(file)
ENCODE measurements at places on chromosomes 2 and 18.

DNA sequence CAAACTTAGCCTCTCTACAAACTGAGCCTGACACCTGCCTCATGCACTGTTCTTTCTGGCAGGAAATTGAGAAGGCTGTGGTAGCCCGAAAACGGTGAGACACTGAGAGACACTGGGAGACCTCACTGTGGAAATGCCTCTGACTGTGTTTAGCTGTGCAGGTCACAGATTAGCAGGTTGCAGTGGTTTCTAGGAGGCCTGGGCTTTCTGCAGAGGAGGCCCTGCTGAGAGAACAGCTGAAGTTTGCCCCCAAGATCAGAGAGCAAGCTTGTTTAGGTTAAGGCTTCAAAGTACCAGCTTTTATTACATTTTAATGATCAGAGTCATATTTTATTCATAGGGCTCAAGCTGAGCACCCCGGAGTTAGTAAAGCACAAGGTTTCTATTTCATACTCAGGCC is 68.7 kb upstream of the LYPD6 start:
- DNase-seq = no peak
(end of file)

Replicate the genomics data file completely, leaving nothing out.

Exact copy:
ENCODE measurements at places on chromosomes 2 and 18.

DNA sequence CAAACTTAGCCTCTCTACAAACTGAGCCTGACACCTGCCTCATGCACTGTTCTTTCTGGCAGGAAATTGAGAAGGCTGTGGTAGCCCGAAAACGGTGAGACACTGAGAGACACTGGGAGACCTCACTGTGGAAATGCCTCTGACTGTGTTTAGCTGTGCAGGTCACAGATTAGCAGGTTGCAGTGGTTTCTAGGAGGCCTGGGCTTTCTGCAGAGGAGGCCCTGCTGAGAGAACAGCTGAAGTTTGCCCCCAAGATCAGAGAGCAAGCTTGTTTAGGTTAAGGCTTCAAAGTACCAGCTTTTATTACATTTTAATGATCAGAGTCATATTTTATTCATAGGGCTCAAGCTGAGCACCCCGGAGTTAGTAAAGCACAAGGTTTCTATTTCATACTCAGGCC is 68.7 kb upstream of the LYPD6 start:
- DNase-seq = no peak